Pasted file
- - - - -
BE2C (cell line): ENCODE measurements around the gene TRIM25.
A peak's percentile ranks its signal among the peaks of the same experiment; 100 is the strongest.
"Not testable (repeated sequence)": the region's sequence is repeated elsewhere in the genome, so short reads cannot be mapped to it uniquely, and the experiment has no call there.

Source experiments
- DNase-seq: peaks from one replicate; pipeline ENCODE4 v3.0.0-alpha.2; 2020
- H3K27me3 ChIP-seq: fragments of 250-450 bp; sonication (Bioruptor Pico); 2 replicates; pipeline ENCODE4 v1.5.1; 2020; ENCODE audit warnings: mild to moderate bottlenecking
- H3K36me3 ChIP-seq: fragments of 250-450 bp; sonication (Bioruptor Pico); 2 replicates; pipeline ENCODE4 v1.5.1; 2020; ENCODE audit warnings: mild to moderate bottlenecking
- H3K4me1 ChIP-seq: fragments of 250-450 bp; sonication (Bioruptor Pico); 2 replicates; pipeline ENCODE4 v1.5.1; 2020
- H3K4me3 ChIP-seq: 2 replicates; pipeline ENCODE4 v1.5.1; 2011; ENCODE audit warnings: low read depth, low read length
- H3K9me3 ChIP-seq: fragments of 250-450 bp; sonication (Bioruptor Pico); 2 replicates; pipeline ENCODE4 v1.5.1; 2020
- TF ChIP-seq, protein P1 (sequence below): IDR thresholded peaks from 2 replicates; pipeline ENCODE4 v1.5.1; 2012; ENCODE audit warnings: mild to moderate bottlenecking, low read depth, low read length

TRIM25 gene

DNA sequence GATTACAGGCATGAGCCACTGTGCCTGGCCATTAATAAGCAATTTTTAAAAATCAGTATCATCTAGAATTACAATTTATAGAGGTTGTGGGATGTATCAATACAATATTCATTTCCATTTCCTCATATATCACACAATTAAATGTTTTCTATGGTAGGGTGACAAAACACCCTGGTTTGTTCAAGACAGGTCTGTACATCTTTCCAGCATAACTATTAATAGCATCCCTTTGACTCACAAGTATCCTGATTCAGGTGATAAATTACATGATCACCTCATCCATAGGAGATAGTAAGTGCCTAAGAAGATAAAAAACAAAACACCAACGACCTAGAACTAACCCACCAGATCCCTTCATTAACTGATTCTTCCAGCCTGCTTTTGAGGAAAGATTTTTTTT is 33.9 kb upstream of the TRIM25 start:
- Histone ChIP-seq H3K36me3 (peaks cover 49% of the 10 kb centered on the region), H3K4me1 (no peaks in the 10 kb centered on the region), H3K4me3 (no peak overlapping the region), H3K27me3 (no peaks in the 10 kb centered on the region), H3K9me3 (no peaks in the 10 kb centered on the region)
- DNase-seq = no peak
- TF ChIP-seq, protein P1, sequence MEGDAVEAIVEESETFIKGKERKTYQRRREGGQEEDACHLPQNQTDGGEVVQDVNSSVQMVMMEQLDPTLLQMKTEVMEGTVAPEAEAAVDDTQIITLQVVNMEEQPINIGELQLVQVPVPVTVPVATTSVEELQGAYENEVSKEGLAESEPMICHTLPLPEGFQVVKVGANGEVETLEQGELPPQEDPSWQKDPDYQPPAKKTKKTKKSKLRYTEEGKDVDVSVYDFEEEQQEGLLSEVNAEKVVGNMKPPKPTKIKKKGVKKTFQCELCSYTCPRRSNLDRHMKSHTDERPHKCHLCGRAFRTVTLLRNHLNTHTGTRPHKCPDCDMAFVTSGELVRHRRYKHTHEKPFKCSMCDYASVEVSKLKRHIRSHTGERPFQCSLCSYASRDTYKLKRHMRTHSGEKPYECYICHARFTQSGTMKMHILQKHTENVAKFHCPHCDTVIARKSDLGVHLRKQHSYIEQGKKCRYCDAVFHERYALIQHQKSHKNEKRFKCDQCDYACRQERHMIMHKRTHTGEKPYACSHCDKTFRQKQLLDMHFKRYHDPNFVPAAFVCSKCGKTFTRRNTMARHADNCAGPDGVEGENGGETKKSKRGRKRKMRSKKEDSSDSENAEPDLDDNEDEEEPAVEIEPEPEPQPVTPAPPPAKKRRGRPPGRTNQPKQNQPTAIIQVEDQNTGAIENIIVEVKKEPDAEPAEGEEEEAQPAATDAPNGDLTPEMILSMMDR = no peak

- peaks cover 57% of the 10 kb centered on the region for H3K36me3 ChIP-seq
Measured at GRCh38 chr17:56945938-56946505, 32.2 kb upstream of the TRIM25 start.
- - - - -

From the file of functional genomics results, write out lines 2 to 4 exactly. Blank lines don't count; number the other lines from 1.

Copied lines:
A peak's percentile ranks its signal among the peaks of the same experiment; 100 is the strongest.
"Not testable (repeated sequence)": the region's sequence is repeated elsewhere in the genome, so short reads cannot be mapped to it uniquely, and the experiment has no call there.

Source experiments